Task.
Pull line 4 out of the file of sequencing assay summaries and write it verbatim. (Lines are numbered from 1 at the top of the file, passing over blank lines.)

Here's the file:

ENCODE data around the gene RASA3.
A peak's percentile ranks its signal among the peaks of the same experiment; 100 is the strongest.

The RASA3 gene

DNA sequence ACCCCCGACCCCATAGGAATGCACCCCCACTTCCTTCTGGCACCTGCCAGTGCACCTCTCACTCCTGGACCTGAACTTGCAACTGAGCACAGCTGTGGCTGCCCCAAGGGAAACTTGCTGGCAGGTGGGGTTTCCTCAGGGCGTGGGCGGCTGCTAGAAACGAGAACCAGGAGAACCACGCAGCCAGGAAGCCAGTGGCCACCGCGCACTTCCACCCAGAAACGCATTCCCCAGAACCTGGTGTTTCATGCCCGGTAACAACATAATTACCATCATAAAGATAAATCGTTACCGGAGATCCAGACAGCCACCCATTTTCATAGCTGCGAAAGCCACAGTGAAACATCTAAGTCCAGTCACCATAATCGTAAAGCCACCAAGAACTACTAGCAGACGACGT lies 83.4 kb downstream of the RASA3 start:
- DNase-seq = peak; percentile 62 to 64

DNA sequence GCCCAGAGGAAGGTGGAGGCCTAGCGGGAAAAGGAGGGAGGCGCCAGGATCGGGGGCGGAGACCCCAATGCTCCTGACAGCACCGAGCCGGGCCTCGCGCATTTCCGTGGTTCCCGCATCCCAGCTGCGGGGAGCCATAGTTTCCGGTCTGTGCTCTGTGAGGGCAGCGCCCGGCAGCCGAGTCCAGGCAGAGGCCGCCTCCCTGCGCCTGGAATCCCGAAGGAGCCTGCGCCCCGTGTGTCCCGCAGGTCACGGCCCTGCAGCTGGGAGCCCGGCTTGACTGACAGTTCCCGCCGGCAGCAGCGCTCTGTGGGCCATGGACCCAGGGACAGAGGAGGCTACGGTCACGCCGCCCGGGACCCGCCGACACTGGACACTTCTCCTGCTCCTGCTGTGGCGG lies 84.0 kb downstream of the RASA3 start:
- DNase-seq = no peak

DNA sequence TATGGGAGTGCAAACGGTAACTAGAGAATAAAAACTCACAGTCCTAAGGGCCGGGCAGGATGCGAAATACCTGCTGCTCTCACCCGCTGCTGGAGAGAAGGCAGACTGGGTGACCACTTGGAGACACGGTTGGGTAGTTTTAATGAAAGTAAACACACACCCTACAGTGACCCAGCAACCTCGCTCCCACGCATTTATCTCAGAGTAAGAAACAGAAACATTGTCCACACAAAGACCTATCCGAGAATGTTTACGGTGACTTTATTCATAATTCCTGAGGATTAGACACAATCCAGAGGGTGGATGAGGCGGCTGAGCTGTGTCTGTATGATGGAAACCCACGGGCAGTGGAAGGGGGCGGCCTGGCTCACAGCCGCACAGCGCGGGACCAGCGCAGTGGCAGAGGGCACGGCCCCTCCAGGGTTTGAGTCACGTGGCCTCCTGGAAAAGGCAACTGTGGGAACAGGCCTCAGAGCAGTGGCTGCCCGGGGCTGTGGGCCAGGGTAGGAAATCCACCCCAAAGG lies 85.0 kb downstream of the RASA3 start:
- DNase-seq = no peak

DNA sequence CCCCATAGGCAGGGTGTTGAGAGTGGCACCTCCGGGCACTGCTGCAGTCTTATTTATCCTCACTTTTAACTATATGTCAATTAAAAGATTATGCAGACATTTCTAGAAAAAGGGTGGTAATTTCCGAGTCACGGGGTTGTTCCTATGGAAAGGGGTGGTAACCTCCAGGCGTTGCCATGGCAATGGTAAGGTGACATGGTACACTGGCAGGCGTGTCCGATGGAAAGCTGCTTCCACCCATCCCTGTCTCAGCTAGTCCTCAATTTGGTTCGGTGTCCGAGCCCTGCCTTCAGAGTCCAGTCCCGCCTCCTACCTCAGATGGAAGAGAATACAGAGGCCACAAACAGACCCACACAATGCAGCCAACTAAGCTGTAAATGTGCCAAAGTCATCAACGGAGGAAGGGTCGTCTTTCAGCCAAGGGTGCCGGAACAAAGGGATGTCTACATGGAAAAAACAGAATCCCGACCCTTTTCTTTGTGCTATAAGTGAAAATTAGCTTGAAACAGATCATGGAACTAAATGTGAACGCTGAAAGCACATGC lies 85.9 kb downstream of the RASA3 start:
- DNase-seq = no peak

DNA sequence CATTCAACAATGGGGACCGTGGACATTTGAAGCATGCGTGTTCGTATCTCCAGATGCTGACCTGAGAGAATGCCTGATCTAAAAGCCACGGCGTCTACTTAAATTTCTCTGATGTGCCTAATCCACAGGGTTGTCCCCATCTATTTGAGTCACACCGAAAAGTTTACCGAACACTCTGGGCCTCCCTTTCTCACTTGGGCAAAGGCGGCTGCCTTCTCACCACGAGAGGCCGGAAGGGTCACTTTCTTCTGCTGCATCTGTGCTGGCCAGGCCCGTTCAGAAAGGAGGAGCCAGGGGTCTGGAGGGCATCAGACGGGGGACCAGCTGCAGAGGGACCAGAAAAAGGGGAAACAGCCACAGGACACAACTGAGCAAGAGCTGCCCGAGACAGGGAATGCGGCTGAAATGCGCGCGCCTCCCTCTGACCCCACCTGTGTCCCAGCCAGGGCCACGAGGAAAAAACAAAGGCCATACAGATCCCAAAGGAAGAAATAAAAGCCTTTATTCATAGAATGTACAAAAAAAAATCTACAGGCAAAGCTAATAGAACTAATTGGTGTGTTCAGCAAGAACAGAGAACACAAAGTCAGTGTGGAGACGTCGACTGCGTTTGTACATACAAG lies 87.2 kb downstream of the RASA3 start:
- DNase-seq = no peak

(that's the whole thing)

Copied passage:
DNA sequence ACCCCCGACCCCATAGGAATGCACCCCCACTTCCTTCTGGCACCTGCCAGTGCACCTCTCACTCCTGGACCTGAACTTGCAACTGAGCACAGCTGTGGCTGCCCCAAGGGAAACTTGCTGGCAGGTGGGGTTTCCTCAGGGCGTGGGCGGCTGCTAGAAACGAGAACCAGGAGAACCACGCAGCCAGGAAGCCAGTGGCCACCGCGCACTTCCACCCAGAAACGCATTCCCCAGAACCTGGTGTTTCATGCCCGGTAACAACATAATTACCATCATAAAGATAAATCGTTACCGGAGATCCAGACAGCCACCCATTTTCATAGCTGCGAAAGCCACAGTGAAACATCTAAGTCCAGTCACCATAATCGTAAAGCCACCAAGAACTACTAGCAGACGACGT lies 83.4 kb downstream of the RASA3 start: